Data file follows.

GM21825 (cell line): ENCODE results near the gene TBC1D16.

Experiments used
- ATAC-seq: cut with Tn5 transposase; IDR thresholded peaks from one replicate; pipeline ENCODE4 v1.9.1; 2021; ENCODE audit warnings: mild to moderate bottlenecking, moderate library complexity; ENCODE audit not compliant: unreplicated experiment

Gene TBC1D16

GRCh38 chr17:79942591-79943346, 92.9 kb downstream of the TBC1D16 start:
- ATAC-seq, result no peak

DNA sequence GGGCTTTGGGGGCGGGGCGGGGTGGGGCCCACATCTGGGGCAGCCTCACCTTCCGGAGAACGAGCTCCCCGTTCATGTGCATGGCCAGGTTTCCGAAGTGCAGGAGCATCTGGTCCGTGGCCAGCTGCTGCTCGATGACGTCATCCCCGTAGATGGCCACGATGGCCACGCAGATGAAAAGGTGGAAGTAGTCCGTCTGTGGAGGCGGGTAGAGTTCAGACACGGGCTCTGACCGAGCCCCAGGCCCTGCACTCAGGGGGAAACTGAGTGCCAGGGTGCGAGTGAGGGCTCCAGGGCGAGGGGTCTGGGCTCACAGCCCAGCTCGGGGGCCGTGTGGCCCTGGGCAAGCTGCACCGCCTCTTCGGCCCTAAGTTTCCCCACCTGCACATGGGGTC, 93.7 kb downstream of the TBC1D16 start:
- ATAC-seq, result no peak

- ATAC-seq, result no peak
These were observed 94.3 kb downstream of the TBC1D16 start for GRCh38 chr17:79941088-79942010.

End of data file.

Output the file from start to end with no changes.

GM21825 (cell line): ENCODE results near the gene TBC1D16.

Experiments used
- ATAC-seq: cut with Tn5 transposase; IDR thresholded peaks from one replicate; pipeline ENCODE4 v1.9.1; 2021; ENCODE audit warnings: mild to moderate bottlenecking, moderate library complexity; ENCODE audit not compliant: unreplicated experiment

Gene TBC1D16

GRCh38 chr17:79942591-79943346, 92.9 kb downstream of the TBC1D16 start:
- ATAC-seq, result no peak

DNA sequence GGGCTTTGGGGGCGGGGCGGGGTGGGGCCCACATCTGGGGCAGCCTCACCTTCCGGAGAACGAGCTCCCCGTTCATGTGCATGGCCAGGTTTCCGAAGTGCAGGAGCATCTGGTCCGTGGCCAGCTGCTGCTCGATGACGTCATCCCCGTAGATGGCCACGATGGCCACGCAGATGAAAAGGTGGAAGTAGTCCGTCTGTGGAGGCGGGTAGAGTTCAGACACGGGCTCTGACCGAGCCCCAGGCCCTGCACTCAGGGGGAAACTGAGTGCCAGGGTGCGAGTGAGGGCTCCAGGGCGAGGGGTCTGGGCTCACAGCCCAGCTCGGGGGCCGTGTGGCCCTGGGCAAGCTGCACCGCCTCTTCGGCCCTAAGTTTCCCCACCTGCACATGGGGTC, 93.7 kb downstream of the TBC1D16 start:
- ATAC-seq, result no peak

- ATAC-seq, result no peak
These were observed 94.3 kb downstream of the TBC1D16 start for GRCh38 chr17:79941088-79942010.